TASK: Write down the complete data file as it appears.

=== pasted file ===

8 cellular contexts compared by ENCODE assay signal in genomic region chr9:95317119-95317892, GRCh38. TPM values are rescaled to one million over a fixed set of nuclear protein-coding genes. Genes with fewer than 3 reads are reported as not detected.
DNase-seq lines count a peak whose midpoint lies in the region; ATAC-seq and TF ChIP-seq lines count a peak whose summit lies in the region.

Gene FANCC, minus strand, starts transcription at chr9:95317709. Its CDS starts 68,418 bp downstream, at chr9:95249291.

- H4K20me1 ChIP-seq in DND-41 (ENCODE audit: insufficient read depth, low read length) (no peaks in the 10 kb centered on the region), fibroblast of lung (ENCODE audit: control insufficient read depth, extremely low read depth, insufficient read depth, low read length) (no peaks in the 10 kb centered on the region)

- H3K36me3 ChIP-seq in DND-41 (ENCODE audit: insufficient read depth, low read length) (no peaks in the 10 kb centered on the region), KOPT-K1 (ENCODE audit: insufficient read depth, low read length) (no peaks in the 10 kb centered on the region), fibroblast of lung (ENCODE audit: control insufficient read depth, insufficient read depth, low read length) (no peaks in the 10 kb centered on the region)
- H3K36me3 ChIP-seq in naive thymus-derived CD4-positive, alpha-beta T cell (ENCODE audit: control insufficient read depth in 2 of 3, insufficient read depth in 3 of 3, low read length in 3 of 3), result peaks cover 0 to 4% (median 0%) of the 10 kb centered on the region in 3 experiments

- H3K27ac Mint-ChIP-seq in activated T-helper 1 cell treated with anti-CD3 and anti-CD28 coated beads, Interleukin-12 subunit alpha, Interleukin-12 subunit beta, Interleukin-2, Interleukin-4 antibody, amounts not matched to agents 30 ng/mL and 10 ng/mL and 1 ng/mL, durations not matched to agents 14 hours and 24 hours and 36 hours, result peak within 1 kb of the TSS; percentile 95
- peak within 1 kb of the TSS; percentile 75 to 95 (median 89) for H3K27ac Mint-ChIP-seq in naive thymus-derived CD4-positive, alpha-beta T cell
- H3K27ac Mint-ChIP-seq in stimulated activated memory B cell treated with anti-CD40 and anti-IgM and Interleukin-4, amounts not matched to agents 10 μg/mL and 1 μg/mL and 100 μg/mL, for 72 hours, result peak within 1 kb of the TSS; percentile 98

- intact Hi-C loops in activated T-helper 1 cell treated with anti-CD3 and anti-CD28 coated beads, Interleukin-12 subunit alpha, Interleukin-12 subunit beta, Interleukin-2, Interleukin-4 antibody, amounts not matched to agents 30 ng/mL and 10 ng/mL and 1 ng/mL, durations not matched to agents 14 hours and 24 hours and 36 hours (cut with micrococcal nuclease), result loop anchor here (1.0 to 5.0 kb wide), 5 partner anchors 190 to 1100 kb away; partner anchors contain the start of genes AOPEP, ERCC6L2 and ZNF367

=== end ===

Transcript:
8 cellular contexts compared by ENCODE assay signal in genomic region chr9:95317119-95317892, GRCh38. TPM values are rescaled to one million over a fixed set of nuclear protein-coding genes. Genes with fewer than 3 reads are reported as not detected.
DNase-seq lines count a peak whose midpoint lies in the region; ATAC-seq and TF ChIP-seq lines count a peak whose summit lies in the region.

Gene FANCC, minus strand, starts transcription at chr9:95317709. Its CDS starts 68,418 bp downstream, at chr9:95249291.

- H4K20me1 ChIP-seq in DND-41 (ENCODE audit: insufficient read depth, low read length) (no peaks in the 10 kb centered on the region), fibroblast of lung (ENCODE audit: control insufficient read depth, extremely low read depth, insufficient read depth, low read length) (no peaks in the 10 kb centered on the region)

- H3K36me3 ChIP-seq in DND-41 (ENCODE audit: insufficient read depth, low read length) (no peaks in the 10 kb centered on the region), KOPT-K1 (ENCODE audit: insufficient read depth, low read length) (no peaks in the 10 kb centered on the region), fibroblast of lung (ENCODE audit: control insufficient read depth, insufficient read depth, low read length) (no peaks in the 10 kb centered on the region)
- H3K36me3 ChIP-seq in naive thymus-derived CD4-positive, alpha-beta T cell (ENCODE audit: control insufficient read depth in 2 of 3, insufficient read depth in 3 of 3, low read length in 3 of 3), result peaks cover 0 to 4% (median 0%) of the 10 kb centered on the region in 3 experiments

- H3K27ac Mint-ChIP-seq in activated T-helper 1 cell treated with anti-CD3 and anti-CD28 coated beads, Interleukin-12 subunit alpha, Interleukin-12 subunit beta, Interleukin-2, Interleukin-4 antibody, amounts not matched to agents 30 ng/mL and 10 ng/mL and 1 ng/mL, durations not matched to agents 14 hours and 24 hours and 36 hours, result peak within 1 kb of the TSS; percentile 95
- peak within 1 kb of the TSS; percentile 75 to 95 (median 89) for H3K27ac Mint-ChIP-seq in naive thymus-derived CD4-positive, alpha-beta T cell
- H3K27ac Mint-ChIP-seq in stimulated activated memory B cell treated with anti-CD40 and anti-IgM and Interleukin-4, amounts not matched to agents 10 μg/mL and 1 μg/mL and 100 μg/mL, for 72 hours, result peak within 1 kb of the TSS; percentile 98

- intact Hi-C loops in activated T-helper 1 cell treated with anti-CD3 and anti-CD28 coated beads, Interleukin-12 subunit alpha, Interleukin-12 subunit beta, Interleukin-2, Interleukin-4 antibody, amounts not matched to agents 30 ng/mL and 10 ng/mL and 1 ng/mL, durations not matched to agents 14 hours and 24 hours and 36 hours (cut with micrococcal nuclease), result loop anchor here (1.0 to 5.0 kb wide), 5 partner anchors 190 to 1100 kb away; partner anchors contain the start of genes AOPEP, ERCC6L2 and ZNF367